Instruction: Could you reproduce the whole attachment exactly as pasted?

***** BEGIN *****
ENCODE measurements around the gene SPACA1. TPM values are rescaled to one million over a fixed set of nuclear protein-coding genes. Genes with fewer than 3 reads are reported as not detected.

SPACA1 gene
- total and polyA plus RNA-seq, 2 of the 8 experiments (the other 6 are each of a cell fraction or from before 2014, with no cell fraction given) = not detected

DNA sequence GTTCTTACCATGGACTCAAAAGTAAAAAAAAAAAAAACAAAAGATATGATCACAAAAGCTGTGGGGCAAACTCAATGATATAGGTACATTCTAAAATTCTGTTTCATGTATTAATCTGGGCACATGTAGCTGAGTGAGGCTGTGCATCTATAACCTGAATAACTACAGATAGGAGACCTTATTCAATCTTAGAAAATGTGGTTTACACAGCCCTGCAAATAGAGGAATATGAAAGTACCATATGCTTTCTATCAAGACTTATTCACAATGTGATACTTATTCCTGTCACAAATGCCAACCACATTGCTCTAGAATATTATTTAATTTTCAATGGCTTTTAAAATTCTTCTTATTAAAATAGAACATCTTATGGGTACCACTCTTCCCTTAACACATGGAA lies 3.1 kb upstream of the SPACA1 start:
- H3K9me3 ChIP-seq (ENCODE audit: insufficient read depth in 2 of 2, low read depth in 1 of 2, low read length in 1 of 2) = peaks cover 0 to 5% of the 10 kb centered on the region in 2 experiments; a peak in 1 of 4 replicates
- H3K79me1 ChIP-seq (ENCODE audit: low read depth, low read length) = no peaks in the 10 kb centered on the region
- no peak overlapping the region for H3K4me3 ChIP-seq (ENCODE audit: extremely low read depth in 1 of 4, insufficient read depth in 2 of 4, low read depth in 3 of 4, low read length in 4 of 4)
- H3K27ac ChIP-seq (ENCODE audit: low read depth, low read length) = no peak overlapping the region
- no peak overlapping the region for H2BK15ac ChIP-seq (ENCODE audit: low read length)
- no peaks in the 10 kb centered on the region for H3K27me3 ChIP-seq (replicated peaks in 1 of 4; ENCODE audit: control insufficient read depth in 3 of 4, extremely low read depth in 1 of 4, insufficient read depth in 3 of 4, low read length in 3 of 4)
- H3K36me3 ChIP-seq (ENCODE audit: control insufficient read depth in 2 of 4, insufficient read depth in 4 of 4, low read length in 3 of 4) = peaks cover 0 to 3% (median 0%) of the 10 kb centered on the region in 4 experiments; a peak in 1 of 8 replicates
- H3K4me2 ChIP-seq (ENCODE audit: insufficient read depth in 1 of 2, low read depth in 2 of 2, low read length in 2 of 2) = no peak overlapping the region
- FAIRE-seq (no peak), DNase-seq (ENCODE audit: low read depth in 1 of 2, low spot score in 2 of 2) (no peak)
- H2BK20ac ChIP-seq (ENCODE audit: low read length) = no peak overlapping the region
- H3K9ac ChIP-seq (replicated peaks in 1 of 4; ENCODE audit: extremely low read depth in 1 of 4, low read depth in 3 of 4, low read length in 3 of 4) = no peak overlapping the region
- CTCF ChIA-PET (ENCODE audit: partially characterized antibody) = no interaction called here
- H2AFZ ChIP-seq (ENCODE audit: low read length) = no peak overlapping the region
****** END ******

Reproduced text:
ENCODE measurements around the gene SPACA1. TPM values are rescaled to one million over a fixed set of nuclear protein-coding genes. Genes with fewer than 3 reads are reported as not detected.

SPACA1 gene
- total and polyA plus RNA-seq, 2 of the 8 experiments (the other 6 are each of a cell fraction or from before 2014, with no cell fraction given) = not detected

DNA sequence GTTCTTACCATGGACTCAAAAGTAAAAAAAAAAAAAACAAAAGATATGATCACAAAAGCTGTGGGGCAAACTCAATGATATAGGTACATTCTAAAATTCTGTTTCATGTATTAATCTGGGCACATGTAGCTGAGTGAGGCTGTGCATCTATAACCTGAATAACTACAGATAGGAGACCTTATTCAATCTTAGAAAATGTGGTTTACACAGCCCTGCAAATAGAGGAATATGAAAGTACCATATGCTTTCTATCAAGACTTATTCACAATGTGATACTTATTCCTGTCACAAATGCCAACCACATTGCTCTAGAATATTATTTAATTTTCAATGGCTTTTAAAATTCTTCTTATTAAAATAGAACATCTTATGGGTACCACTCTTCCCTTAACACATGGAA lies 3.1 kb upstream of the SPACA1 start:
- H3K9me3 ChIP-seq (ENCODE audit: insufficient read depth in 2 of 2, low read depth in 1 of 2, low read length in 1 of 2) = peaks cover 0 to 5% of the 10 kb centered on the region in 2 experiments; a peak in 1 of 4 replicates
- H3K79me1 ChIP-seq (ENCODE audit: low read depth, low read length) = no peaks in the 10 kb centered on the region
- no peak overlapping the region for H3K4me3 ChIP-seq (ENCODE audit: extremely low read depth in 1 of 4, insufficient read depth in 2 of 4, low read depth in 3 of 4, low read length in 4 of 4)
- H3K27ac ChIP-seq (ENCODE audit: low read depth, low read length) = no peak overlapping the region
- no peak overlapping the region for H2BK15ac ChIP-seq (ENCODE audit: low read length)
- no peaks in the 10 kb centered on the region for H3K27me3 ChIP-seq (replicated peaks in 1 of 4; ENCODE audit: control insufficient read depth in 3 of 4, extremely low read depth in 1 of 4, insufficient read depth in 3 of 4, low read length in 3 of 4)
- H3K36me3 ChIP-seq (ENCODE audit: control insufficient read depth in 2 of 4, insufficient read depth in 4 of 4, low read length in 3 of 4) = peaks cover 0 to 3% (median 0%) of the 10 kb centered on the region in 4 experiments; a peak in 1 of 8 replicates
- H3K4me2 ChIP-seq (ENCODE audit: insufficient read depth in 1 of 2, low read depth in 2 of 2, low read length in 2 of 2) = no peak overlapping the region
- FAIRE-seq (no peak), DNase-seq (ENCODE audit: low read depth in 1 of 2, low spot score in 2 of 2) (no peak)
- H2BK20ac ChIP-seq (ENCODE audit: low read length) = no peak overlapping the region
- H3K9ac ChIP-seq (replicated peaks in 1 of 4; ENCODE audit: extremely low read depth in 1 of 4, low read depth in 3 of 4, low read length in 3 of 4) = no peak overlapping the region
- CTCF ChIA-PET (ENCODE audit: partially characterized antibody) = no interaction called here
- H2AFZ ChIP-seq (ENCODE audit: low read length) = no peak overlapping the region